Student Book Budget: Meeting with Vendors

Our student book budget team has been hard at work making consideration lists based on the data they have collected from Barrow readers.  Each year, we meet with several vendors to look at book samples, catalogs, and websites.  During this time, students don’t worry about our budget. Instead, they capture every book that looks interesting to our readers and meets our purchasing goals.

Goals

Goal setting was a bit different this year than in the past.  Students typically pick 5-6 categories of books to focus on, but this year they really looked within types of books such as picture books, chapter books, and informational books.  I thought this was an interesting development because in past years students have had a difficult time deciding whether or not they should buy chapter, picture, or informational books within the categories they decided.  This year’s survey construction helped make this more clear.

Within Picture books, students decided to focus on humor, sports, jokes, graphic novels, animals, and scary.

Within Chapter books, students decided to focus on scary, humor, adventure, and mystery.

Within Informational books, students decided to focus on fun facts, cooking, ghosts, animals, makerspace, and sports.

Vendor 1: Capstone

Every year, we meet with our Capstone sales rep, Jim Boon.  Jim brings in books divided into fiction and nonfiction and has catalogs for all students to look at.  He shows them how to use the index in the catalog and how to find the rest of a series from the book samples he has on display. One of the things I love most about working with Jim is that he sits down with students and actively helps them look for books in the catalogs. He engages in conversation about interests and uses his wealth of knowledge of the products to match what students are asking for. While he does this, students come to me with catalogs and we scan the catalog bar codes into the Capstone site to make a consideration list.

Amy Cox at Capstone also allowed each student to choose a personal pick from Capstone. These personal picks were not a part of our budget and also did not have to fit our purchasing goals. These were completely based on the interests of members of the student book budget team.

Vendor 2: Gumdrop

Some years, we bring in our Gumdrop sales rep, Gret Hechenbleikner. We like working with Gumdrop because they can offer us some titles that aren’t available through Capstone. Gret also brings in many book samples for students to get their hands on. She sets them up on multiple tables arranged by the categories that students named.

Gret pastes printed lists in the front cover of each book so that students can see the titles in the rest of the series or similar series. If students need to see the other covers of books or if they need to do a general search, I have the Gumdrop site pulled up on the projector. Gret sets up her computer and students take books to her to add to a consideration list. Before she leaves, Gret cleans up the list, prints a copy for us, and emails me a PDF.  I love how much help Gret gives us in making the list while I have a chance to talk with students about the books on the tables and what they are thinking.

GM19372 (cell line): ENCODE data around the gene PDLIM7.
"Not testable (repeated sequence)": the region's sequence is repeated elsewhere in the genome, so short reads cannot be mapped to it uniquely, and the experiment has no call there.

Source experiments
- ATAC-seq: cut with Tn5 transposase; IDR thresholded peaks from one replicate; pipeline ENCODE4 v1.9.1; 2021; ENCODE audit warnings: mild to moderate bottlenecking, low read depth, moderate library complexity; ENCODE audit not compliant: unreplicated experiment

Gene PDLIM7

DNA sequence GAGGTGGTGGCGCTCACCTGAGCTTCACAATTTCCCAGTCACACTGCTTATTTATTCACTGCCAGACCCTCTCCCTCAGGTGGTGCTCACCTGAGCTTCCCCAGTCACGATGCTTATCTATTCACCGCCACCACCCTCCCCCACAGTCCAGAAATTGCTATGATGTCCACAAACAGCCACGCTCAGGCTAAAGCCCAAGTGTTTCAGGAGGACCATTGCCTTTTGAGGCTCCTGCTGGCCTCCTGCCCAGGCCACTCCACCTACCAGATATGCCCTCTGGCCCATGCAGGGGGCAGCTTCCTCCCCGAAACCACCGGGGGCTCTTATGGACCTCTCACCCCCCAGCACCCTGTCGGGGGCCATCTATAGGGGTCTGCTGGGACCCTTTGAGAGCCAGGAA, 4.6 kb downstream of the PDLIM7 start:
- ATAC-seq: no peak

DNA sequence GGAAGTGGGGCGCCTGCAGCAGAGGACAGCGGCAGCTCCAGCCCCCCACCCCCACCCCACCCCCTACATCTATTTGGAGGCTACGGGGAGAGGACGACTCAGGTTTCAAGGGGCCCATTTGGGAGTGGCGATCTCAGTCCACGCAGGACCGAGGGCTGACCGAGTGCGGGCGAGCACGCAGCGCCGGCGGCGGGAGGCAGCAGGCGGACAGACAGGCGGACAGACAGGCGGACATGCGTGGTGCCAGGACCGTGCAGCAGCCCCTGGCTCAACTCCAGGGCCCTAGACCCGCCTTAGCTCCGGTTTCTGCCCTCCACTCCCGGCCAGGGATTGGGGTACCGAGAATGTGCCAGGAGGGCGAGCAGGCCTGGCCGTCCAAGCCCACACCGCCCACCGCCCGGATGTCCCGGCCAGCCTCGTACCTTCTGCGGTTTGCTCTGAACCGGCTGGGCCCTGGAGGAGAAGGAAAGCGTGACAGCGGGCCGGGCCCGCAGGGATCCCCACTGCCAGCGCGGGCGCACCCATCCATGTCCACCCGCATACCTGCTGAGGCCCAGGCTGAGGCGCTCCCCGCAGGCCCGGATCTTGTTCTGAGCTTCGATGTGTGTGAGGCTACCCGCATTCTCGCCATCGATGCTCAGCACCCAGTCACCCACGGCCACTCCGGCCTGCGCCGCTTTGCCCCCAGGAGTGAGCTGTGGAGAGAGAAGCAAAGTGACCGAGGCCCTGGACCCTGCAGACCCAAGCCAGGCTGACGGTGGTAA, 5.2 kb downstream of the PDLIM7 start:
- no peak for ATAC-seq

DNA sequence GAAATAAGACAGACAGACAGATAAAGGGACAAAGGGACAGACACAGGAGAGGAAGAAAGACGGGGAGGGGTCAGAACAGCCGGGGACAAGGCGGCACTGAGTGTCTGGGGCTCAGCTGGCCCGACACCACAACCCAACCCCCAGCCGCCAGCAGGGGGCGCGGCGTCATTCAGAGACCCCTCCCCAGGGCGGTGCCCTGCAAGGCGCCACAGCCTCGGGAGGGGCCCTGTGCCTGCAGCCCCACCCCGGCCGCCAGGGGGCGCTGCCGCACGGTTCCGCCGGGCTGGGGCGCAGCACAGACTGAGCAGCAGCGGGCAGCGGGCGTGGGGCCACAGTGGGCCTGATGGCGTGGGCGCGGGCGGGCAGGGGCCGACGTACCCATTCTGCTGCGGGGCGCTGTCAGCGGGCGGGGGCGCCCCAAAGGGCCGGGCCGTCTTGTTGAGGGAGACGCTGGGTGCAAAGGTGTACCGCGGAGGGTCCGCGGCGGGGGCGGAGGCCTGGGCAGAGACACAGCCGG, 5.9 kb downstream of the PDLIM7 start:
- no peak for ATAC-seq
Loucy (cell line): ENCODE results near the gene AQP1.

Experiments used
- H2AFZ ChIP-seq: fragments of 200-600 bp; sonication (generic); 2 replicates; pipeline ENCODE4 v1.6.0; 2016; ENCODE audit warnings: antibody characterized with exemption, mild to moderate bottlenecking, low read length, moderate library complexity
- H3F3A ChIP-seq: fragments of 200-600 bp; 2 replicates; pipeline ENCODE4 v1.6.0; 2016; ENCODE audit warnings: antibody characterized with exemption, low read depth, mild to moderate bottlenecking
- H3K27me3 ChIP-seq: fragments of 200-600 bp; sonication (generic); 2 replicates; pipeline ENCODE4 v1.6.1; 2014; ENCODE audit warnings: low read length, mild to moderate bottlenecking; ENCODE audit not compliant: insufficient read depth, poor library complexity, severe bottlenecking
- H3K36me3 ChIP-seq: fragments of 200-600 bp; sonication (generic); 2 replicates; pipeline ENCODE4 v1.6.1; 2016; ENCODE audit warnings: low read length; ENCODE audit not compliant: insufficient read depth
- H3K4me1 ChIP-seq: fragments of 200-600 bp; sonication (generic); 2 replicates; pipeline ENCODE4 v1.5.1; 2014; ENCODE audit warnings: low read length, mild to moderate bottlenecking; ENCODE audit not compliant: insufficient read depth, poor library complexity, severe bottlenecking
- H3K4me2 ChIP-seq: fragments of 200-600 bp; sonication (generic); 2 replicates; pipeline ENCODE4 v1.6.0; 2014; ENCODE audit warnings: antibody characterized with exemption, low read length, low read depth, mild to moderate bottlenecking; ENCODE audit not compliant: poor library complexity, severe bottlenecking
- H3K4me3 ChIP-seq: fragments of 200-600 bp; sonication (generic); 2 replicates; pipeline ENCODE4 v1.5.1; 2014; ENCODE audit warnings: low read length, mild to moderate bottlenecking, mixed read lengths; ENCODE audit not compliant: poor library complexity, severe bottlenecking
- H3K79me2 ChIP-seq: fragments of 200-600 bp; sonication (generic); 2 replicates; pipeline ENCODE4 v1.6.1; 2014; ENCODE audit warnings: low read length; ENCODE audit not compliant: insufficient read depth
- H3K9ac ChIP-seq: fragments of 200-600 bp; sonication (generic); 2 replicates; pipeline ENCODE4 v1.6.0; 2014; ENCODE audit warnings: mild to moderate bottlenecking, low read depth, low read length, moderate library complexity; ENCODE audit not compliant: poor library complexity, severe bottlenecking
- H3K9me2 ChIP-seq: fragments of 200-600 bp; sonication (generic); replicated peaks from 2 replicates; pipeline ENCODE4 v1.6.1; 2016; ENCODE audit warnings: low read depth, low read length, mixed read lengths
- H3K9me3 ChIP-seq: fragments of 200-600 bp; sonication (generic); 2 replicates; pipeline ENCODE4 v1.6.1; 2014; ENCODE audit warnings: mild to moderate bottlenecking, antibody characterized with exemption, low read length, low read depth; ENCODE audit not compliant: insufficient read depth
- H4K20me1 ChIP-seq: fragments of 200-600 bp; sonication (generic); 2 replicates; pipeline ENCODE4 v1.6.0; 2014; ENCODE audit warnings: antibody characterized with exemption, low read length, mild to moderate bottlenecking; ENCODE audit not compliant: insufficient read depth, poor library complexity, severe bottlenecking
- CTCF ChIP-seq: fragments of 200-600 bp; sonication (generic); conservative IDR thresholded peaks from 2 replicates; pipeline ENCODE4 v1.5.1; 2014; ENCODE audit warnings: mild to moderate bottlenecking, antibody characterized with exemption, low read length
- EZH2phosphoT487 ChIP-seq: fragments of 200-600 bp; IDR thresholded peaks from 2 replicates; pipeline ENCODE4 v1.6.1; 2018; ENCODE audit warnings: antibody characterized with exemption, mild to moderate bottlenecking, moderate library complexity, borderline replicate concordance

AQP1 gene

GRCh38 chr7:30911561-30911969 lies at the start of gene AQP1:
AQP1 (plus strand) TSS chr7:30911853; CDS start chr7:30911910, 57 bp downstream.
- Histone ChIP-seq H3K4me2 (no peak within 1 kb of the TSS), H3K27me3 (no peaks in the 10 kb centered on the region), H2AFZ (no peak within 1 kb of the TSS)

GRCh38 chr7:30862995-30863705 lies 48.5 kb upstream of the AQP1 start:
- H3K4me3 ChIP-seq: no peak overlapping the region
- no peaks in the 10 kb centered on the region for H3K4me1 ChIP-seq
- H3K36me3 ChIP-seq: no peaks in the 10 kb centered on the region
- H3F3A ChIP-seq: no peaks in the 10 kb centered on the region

Vendor 3: Avid Bookshop

On our way to @avidbookshop #barrowbuddies #studentvoice

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Now that Avid Bookshop has a 2nd location within walking distance of our school, we take a field trip to the store.  This year’s books budget team has about 40 students, so we split the trip over 2 days: 3rd grade on one day and 4th/5th on another day.  Ahead of the visit, I once again shared the student purchasing goals.

Hannah DeCamp and Kate Lorraine worked together to pull books from the Avid collection to book talk for students. We all sat on the floor and listened to several book talks from each of our categories.

Then, students split up into the picture book, informational, and middle grades sections of the store to look for books. I wrote all of our books into a notebook which I typed up later.

I love going to Avid because it gives students a connection to a part of our community. Several of our book budget members knew about Avid but had never been inside. Before we left, Kate gave each student an ARC (Advance Reading Copy) of a book to keep and consider for our library.

Next Steps

Now that we’ve met with all vendors, it’s time to start narrowing down our lists.  This process has already started. For Gumdrop, each student is taking a page of our list and crossing through books we may want to delete. For Avid, students are looking at the digital list and highlight books we may delete. For Capstone, we are looking at our digital list and deleting books from the list if they don’t fit our goals or if we chose too many books from one series.  My hope was to have this done before winter break, but it looks like this process will continue into early January.  I’m so proud of the work students have accomplished in this large group.  It’s shaping up to be one of the best year’s so far.

 

The Student Book Budget Books Have Arrived!

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After almost two months of working on the 2015-2016 student book budget project, the books are rolling in to the library, and the excitement is brewing. This year’s budget was made possible thanks to a grant from James Patterson. Students had $5,000 to spend on books. They created a survey, surveyed the school, analyzed the results, set goals, met with vendors, compiled wish lists, cut lists to match our budget, and helped order the books.

Now the books are arriving, so students are meeting once again to go through the process of unpacking, inspecting, and marketing the books.

We have many more books than usual, so it is taking a bit longer to unpack the books. So far, we have books from Capstone and Gumdrop. Students came in by grade level for 30-minute shifts. Each company required a different process. This was mainly because we opted to not have full processing on Gumdrop books so that they would ship faster. I’m sort of regretting that decision, but it’s giving students an additional experience.